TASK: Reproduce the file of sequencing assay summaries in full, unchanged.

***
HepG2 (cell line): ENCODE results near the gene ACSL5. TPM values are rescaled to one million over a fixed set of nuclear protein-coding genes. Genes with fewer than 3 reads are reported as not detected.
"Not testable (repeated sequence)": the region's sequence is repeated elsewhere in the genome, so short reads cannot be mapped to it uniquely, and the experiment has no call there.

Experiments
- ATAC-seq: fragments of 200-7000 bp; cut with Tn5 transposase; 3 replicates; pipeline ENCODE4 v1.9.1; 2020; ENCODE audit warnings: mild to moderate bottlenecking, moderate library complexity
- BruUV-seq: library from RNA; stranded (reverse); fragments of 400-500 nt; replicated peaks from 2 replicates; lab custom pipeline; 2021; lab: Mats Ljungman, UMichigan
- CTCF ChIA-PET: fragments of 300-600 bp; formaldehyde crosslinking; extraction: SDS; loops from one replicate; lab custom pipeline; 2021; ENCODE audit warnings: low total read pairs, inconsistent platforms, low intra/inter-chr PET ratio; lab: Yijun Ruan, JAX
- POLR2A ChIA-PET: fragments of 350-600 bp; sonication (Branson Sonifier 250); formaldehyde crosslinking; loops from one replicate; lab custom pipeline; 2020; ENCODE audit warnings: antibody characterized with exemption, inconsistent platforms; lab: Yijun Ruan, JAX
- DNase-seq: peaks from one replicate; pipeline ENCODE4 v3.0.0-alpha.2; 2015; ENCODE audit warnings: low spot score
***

HepG2 (cell line): ENCODE results near the gene ACSL5. TPM values are rescaled to one million over a fixed set of nuclear protein-coding genes. Genes with fewer than 3 reads are reported as not detected.
"Not testable (repeated sequence)": the region's sequence is repeated elsewhere in the genome, so short reads cannot be mapped to it uniquely, and the experiment has no call there.

Experiments
- ATAC-seq: fragments of 200-7000 bp; cut with Tn5 transposase; 3 replicates; pipeline ENCODE4 v1.9.1; 2020; ENCODE audit warnings: mild to moderate bottlenecking, moderate library complexity
- BruUV-seq: library from RNA; stranded (reverse); fragments of 400-500 nt; replicated peaks from 2 replicates; lab custom pipeline; 2021; lab: Mats Ljungman, UMichigan
- CTCF ChIA-PET: fragments of 300-600 bp; formaldehyde crosslinking; extraction: SDS; loops from one replicate; lab custom pipeline; 2021; ENCODE audit warnings: low total read pairs, inconsistent platforms, low intra/inter-chr PET ratio; lab: Yijun Ruan, JAX
- POLR2A ChIA-PET: fragments of 350-600 bp; sonication (Branson Sonifier 250); formaldehyde crosslinking; loops from one replicate; lab custom pipeline; 2020; ENCODE audit warnings: antibody characterized with exemption, inconsistent platforms; lab: Yijun Ruan, JAX
- DNase-seq: peaks from one replicate; pipeline ENCODE4 v3.0.0-alpha.2; 2015; ENCODE audit warnings: low spot score